The Islamic State continues to suffer defeat in Iraq and Syria, leading some militants to flee to Africa, according to Senate Armed Services Committee members.
On Thursday, after a classified briefing regarding the attack on U.S. troops in Niger, committee members said it will be necessary for the United States military to have a continued presence on the continent.
“The more we succeed on the Middle East, the more we are going to see the snakes run to Africa and we’ve got to be prepared to advise and assist the nations there that are willing to work with us,” Sen. Thom Tillis (R-N.C.) said.
“There is no doubt that there is a rising terrorist threat in West Africa, and indeed, that threat may be growing with the fall of Mosul, the fall of Raqqa,” said Sen. Ted Cruz (R-Texas. “So, I have no doubt that there will be a continued need for U.S. military presence in Africa because of the proliferation of radical Islamic terrorists with the stated intention of murdering Americans.”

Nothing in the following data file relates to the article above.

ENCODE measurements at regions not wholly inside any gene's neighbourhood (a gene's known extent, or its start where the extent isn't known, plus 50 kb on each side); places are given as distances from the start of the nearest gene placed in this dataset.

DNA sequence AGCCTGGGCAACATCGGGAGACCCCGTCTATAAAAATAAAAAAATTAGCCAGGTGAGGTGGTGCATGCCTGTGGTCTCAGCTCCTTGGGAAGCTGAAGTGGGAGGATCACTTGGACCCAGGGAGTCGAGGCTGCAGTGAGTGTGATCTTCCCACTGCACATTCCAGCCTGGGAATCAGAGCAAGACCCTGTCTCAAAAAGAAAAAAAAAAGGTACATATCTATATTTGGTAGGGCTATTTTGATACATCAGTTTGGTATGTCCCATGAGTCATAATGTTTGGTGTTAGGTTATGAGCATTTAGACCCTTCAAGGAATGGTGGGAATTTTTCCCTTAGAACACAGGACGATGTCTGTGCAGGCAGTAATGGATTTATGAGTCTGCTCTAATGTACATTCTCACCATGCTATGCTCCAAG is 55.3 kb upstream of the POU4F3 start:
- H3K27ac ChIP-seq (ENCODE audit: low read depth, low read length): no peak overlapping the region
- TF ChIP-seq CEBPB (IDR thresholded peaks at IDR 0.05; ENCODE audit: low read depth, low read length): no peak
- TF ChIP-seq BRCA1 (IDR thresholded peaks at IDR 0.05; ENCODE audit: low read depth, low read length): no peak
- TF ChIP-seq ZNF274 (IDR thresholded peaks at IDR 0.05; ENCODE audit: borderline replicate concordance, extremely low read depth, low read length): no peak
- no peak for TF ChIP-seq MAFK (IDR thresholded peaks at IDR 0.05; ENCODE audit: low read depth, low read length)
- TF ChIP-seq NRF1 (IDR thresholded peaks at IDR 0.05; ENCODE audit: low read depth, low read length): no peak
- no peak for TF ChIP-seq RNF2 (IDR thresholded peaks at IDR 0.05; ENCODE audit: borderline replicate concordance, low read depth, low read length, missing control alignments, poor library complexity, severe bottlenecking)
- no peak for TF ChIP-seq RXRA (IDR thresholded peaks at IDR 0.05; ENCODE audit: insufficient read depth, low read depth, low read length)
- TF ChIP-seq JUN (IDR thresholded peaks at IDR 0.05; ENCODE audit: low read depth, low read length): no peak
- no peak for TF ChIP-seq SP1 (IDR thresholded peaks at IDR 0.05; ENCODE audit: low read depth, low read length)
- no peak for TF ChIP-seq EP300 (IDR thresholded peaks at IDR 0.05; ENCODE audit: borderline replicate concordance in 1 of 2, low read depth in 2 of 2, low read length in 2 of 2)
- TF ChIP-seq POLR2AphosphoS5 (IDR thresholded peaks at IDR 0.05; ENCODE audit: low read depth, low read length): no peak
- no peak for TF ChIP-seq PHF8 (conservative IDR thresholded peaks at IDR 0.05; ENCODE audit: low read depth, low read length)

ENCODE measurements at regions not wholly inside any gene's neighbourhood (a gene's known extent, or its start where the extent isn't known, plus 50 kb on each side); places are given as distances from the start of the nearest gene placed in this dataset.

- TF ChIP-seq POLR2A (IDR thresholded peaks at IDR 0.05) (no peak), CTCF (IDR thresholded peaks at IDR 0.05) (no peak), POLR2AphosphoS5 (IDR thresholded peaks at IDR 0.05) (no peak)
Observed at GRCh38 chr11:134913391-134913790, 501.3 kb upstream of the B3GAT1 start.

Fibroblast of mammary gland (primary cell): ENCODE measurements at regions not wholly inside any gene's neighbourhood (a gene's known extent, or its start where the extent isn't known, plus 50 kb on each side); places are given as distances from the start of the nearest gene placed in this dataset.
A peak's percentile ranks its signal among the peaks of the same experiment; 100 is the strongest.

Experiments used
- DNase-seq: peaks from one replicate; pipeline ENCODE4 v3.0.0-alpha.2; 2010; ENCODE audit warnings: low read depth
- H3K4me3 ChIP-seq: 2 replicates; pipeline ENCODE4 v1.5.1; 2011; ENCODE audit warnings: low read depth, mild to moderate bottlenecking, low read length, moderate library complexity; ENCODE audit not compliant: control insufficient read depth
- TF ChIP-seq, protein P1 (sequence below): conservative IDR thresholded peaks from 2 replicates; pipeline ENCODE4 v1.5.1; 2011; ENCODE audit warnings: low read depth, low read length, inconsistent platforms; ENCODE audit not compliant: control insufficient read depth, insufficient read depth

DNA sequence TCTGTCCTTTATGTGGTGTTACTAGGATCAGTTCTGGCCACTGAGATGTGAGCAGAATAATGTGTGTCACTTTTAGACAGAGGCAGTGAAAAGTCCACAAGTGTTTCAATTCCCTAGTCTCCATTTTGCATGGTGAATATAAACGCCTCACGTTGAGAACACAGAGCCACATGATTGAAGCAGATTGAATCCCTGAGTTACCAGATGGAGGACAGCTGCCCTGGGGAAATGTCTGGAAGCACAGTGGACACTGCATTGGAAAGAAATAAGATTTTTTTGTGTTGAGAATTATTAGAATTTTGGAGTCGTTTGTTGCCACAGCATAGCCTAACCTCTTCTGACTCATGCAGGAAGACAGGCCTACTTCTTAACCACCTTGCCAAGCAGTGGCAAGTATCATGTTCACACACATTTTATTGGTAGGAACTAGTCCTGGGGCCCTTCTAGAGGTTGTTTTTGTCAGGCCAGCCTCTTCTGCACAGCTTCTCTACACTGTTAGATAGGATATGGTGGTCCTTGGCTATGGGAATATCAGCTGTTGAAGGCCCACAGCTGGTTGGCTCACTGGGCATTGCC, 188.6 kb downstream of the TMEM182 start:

Some members said the military needed more funding to better equip forces in the region. Senator John McCain (R-Ariz.) believes that with the fight against the Islamic State moving to Africa, the United States needs to lift caps on defense spending.
“Stop sequestration so we can arm, train and equip these young people who are fighting,” McCain said.
Thursday’s briefing was presented by military officials who relayed the latest findings regarding the attack by an ISIS-affiliated group on Oct. 4. On that day, U.S. Army advisers, who were in Niger to assist the country in combating Islamic terrorism, conducted a reconnaissance mission to a local village. During the mission, they were ambushed, leaving four U.S. soldiers dead.
The United States Africa Command is investigating the incident.
“The tragic outcome of this incident, in my view, can be attributed to lack of support in intelligence and other resources that are necessary,” Sen. Richard Blumenthal (D-Conn.) said.
Blumenthal has also called for additional funding.